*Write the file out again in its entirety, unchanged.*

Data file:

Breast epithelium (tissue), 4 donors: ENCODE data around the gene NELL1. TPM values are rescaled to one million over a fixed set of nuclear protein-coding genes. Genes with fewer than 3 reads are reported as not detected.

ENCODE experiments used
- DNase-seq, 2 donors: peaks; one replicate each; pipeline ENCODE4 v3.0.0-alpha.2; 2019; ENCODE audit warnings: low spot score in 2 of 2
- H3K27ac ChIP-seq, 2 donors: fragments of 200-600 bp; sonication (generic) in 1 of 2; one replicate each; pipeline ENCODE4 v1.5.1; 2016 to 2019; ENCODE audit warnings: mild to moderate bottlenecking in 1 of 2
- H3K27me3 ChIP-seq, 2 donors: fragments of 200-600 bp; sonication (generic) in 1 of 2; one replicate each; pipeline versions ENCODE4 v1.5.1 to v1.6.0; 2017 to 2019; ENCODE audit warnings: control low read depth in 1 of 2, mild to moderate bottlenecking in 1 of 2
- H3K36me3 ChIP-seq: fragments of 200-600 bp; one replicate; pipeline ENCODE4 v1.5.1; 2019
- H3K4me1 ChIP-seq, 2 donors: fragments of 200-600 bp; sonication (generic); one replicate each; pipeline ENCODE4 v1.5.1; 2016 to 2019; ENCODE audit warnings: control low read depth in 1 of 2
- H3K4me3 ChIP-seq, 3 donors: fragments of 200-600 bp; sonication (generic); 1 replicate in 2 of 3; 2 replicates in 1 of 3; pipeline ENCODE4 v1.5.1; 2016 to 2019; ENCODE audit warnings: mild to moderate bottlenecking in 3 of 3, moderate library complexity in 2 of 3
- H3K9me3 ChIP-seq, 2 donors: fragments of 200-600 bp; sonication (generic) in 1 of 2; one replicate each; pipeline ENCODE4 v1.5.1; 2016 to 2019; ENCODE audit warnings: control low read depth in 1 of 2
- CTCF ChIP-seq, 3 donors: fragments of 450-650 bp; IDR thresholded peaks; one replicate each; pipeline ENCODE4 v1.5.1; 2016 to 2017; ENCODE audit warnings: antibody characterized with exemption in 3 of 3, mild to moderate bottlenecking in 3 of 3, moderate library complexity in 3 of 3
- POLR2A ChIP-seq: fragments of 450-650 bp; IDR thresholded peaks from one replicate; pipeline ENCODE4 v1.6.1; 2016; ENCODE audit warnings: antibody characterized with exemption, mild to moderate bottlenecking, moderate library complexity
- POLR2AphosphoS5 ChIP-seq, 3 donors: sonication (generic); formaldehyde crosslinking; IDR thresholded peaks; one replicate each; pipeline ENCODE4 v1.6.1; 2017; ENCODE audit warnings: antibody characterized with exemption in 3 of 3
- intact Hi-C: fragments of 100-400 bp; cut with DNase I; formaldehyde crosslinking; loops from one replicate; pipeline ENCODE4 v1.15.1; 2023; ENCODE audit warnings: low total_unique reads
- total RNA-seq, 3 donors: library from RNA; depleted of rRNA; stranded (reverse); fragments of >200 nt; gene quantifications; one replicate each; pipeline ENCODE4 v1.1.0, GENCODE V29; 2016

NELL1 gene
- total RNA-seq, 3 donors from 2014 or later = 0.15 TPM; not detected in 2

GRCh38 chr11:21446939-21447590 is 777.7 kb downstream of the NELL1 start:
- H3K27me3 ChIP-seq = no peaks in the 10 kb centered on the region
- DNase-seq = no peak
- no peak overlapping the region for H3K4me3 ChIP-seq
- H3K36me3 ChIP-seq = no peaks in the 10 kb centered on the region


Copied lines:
Breast epithelium (tissue), 4 donors: ENCODE data around the gene NELL1. TPM values are rescaled to one million over a fixed set of nuclear protein-coding genes. Genes with fewer than 3 reads are reported as not detected.

ENCODE experiments used
- DNase-seq, 2 donors: peaks; one replicate each; pipeline ENCODE4 v3.0.0-alpha.2; 2019; ENCODE audit warnings: low spot score in 2 of 2
- H3K27ac ChIP-seq, 2 donors: fragments of 200-600 bp; sonication (generic) in 1 of 2; one replicate each; pipeline ENCODE4 v1.5.1; 2016 to 2019; ENCODE audit warnings: mild to moderate bottlenecking in 1 of 2
- H3K27me3 ChIP-seq, 2 donors: fragments of 200-600 bp; sonication (generic) in 1 of 2; one replicate each; pipeline versions ENCODE4 v1.5.1 to v1.6.0; 2017 to 2019; ENCODE audit warnings: control low read depth in 1 of 2, mild to moderate bottlenecking in 1 of 2
- H3K36me3 ChIP-seq: fragments of 200-600 bp; one replicate; pipeline ENCODE4 v1.5.1; 2019
- H3K4me1 ChIP-seq, 2 donors: fragments of 200-600 bp; sonication (generic); one replicate each; pipeline ENCODE4 v1.5.1; 2016 to 2019; ENCODE audit warnings: control low read depth in 1 of 2
- H3K4me3 ChIP-seq, 3 donors: fragments of 200-600 bp; sonication (generic); 1 replicate in 2 of 3; 2 replicates in 1 of 3; pipeline ENCODE4 v1.5.1; 2016 to 2019; ENCODE audit warnings: mild to moderate bottlenecking in 3 of 3, moderate library complexity in 2 of 3
- H3K9me3 ChIP-seq, 2 donors: fragments of 200-600 bp; sonication (generic) in 1 of 2; one replicate each; pipeline ENCODE4 v1.5.1; 2016 to 2019; ENCODE audit warnings: control low read depth in 1 of 2
- CTCF ChIP-seq, 3 donors: fragments of 450-650 bp; IDR thresholded peaks; one replicate each; pipeline ENCODE4 v1.5.1; 2016 to 2017; ENCODE audit warnings: antibody characterized with exemption in 3 of 3, mild to moderate bottlenecking in 3 of 3, moderate library complexity in 3 of 3
- POLR2A ChIP-seq: fragments of 450-650 bp; IDR thresholded peaks from one replicate; pipeline ENCODE4 v1.6.1; 2016; ENCODE audit warnings: antibody characterized with exemption, mild to moderate bottlenecking, moderate library complexity
- POLR2AphosphoS5 ChIP-seq, 3 donors: sonication (generic); formaldehyde crosslinking; IDR thresholded peaks; one replicate each; pipeline ENCODE4 v1.6.1; 2017; ENCODE audit warnings: antibody characterized with exemption in 3 of 3
- intact Hi-C: fragments of 100-400 bp; cut with DNase I; formaldehyde crosslinking; loops from one replicate; pipeline ENCODE4 v1.15.1; 2023; ENCODE audit warnings: low total_unique reads
- total RNA-seq, 3 donors: library from RNA; depleted of rRNA; stranded (reverse); fragments of >200 nt; gene quantifications; one replicate each; pipeline ENCODE4 v1.1.0, GENCODE V29; 2016

NELL1 gene
- total RNA-seq, 3 donors from 2014 or later = 0.15 TPM; not detected in 2

GRCh38 chr11:21446939-21447590 is 777.7 kb downstream of the NELL1 start:
- H3K27me3 ChIP-seq = no peaks in the 10 kb centered on the region
- DNase-seq = no peak
- no peak overlapping the region for H3K4me3 ChIP-seq
- H3K36me3 ChIP-seq = no peaks in the 10 kb centered on the region